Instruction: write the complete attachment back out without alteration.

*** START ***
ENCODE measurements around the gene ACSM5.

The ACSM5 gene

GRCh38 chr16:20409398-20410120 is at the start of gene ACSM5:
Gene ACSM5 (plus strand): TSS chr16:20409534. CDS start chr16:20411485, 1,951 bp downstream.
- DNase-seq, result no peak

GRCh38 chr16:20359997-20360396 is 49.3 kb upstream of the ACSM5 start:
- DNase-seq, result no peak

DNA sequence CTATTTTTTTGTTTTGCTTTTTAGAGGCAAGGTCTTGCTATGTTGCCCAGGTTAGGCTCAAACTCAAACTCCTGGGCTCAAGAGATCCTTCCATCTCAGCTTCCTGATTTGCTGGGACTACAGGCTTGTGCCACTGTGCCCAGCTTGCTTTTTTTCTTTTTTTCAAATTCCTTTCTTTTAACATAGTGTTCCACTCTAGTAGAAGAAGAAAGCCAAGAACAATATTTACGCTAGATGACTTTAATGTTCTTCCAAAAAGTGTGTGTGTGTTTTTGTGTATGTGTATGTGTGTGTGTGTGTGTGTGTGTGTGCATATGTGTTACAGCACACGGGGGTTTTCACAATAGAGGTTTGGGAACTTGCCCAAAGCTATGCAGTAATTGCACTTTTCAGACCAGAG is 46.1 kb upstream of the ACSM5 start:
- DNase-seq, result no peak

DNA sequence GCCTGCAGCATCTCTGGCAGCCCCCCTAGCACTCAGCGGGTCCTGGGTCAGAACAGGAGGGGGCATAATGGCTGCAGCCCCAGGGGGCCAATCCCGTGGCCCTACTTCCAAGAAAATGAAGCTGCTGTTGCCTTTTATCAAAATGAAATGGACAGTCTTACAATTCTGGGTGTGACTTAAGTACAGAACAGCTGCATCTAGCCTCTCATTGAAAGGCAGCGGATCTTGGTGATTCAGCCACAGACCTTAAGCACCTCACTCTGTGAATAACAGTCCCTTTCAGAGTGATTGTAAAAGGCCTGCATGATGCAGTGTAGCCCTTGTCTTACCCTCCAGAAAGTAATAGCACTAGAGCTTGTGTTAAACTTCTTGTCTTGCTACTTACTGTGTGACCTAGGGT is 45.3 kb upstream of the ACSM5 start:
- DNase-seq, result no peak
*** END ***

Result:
ENCODE measurements around the gene ACSM5.

The ACSM5 gene

GRCh38 chr16:20409398-20410120 is at the start of gene ACSM5:
Gene ACSM5 (plus strand): TSS chr16:20409534. CDS start chr16:20411485, 1,951 bp downstream.
- DNase-seq, result no peak

GRCh38 chr16:20359997-20360396 is 49.3 kb upstream of the ACSM5 start:
- DNase-seq, result no peak

DNA sequence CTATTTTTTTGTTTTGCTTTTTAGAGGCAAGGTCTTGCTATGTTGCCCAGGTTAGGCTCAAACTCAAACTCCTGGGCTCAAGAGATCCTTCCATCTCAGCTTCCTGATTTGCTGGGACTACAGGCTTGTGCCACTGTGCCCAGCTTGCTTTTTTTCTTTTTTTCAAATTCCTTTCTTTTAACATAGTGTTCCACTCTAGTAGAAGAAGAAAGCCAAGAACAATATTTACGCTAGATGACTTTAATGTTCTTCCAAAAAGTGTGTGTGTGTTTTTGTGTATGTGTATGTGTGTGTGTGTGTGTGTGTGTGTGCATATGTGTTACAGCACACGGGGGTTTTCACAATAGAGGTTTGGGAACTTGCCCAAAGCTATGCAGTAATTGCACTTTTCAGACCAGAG is 46.1 kb upstream of the ACSM5 start:
- DNase-seq, result no peak

DNA sequence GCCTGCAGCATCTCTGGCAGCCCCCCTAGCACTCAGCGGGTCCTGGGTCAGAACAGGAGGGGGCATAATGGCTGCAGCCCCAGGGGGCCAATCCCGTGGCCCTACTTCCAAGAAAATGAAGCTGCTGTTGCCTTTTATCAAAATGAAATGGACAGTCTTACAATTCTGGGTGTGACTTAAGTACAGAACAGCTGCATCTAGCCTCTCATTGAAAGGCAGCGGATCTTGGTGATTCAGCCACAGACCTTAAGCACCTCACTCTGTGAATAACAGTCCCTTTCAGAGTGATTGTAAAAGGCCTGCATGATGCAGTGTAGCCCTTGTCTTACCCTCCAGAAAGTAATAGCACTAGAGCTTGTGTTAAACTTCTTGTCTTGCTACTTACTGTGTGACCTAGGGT is 45.3 kb upstream of the ACSM5 start:
- DNase-seq, result no peak